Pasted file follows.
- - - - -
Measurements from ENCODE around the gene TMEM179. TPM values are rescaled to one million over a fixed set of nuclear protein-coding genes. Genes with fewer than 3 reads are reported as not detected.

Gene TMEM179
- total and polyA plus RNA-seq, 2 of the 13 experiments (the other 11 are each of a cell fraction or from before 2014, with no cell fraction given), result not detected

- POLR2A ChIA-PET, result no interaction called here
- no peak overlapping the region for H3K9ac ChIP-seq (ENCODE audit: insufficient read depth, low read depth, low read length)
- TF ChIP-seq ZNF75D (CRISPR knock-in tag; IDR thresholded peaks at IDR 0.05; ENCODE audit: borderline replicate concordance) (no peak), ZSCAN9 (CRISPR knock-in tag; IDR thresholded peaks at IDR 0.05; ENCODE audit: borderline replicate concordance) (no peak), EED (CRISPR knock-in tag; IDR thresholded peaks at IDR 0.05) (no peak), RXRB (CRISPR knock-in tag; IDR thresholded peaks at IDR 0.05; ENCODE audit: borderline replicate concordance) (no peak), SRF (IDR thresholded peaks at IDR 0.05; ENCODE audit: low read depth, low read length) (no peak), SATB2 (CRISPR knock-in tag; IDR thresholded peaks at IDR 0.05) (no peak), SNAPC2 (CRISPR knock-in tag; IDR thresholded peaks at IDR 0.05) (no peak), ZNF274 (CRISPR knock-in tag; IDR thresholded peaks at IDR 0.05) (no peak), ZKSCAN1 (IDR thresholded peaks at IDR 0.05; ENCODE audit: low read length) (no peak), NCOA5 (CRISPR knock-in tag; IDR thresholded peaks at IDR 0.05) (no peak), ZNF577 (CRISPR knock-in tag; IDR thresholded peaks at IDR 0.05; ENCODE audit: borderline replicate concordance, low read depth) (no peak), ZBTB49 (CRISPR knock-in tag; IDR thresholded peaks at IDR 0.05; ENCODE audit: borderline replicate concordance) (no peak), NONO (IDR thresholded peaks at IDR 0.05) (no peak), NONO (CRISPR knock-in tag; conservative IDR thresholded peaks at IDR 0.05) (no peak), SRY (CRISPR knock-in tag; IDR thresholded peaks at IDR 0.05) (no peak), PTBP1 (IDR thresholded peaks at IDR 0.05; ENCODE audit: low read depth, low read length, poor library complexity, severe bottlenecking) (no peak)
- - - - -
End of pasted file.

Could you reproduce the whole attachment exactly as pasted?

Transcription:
Measurements from ENCODE around the gene TMEM179. TPM values are rescaled to one million over a fixed set of nuclear protein-coding genes. Genes with fewer than 3 reads are reported as not detected.

Gene TMEM179
- total and polyA plus RNA-seq, 2 of the 13 experiments (the other 11 are each of a cell fraction or from before 2014, with no cell fraction given), result not detected

- POLR2A ChIA-PET, result no interaction called here
- no peak overlapping the region for H3K9ac ChIP-seq (ENCODE audit: insufficient read depth, low read depth, low read length)
- TF ChIP-seq ZNF75D (CRISPR knock-in tag; IDR thresholded peaks at IDR 0.05; ENCODE audit: borderline replicate concordance) (no peak), ZSCAN9 (CRISPR knock-in tag; IDR thresholded peaks at IDR 0.05; ENCODE audit: borderline replicate concordance) (no peak), EED (CRISPR knock-in tag; IDR thresholded peaks at IDR 0.05) (no peak), RXRB (CRISPR knock-in tag; IDR thresholded peaks at IDR 0.05; ENCODE audit: borderline replicate concordance) (no peak), SRF (IDR thresholded peaks at IDR 0.05; ENCODE audit: low read depth, low read length) (no peak), SATB2 (CRISPR knock-in tag; IDR thresholded peaks at IDR 0.05) (no peak), SNAPC2 (CRISPR knock-in tag; IDR thresholded peaks at IDR 0.05) (no peak), ZNF274 (CRISPR knock-in tag; IDR thresholded peaks at IDR 0.05) (no peak), ZKSCAN1 (IDR thresholded peaks at IDR 0.05; ENCODE audit: low read length) (no peak), NCOA5 (CRISPR knock-in tag; IDR thresholded peaks at IDR 0.05) (no peak), ZNF577 (CRISPR knock-in tag; IDR thresholded peaks at IDR 0.05; ENCODE audit: borderline replicate concordance, low read depth) (no peak), ZBTB49 (CRISPR knock-in tag; IDR thresholded peaks at IDR 0.05; ENCODE audit: borderline replicate concordance) (no peak), NONO (IDR thresholded peaks at IDR 0.05) (no peak), NONO (CRISPR knock-in tag; conservative IDR thresholded peaks at IDR 0.05) (no peak), SRY (CRISPR knock-in tag; IDR thresholded peaks at IDR 0.05) (no peak), PTBP1 (IDR thresholded peaks at IDR 0.05; ENCODE audit: low read depth, low read length, poor library complexity, severe bottlenecking) (no peak)